“The I-400 has been on our ‘to-find’ list for some time. It was the first of its kind of only three built, so it is a unique and very historic submarine,” said Kerby. “Finding it where we did was totally unexpected. All our research pointed to it being further out to sea. The multi-beam anomalies that appear on a bottom survey chart can be anything from wrecks to rocks—you don’t know until you go there. Jim and Hans and I knew we were approaching what looked like a large wreck on our sonar. It was a thrill when the view of a giant submarine appeared out of the darkness.”
The I-400 and the I-401 aircraft-carrying submarines held up to three folding-wing float-plane bombers that could be launched by catapult just minutes after the submarines surfaced. Each aircraft could carry a powerful 1,800-pound bomb to attack the U.S. mainland. But neither was ever used for its designed purpose, their missions curtailed by the end of armed conflict in the Pacific.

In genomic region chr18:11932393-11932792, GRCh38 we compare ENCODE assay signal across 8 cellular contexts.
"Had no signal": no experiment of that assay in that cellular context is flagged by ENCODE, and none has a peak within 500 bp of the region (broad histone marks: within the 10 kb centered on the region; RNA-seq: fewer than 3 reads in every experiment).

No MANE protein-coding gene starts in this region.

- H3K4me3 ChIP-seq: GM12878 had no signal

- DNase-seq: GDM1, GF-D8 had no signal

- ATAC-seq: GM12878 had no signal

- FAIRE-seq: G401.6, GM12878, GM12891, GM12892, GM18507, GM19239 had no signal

“The innovation of air strike capability from long-range submarines represented a tactical change in submarine doctrine,” said Delgado, director of NOAA’s Maritime Heritage Program, within the Office of National Marine Sanctuaries, Washington, D.C. “The large I-400, with its extended range and ability to launch three M6A1 Seiran strike aircraft, was clearly an important step in the evolution of submarine design.”
Up until the Sen-Toku’s day, submarines had been almost exclusively dedicated to sinking surface ships (and other submarines) by stealth attack from under water.
“The I-400 is technologically significant due to the design features associated with its large watertight hangar,” Delgado said. “Following World War II, submarine experimentation and design changes would continue in this direction, eventually leading to ballistic missile launching capabilities for U.S. submarines at the advent of the nuclear era.”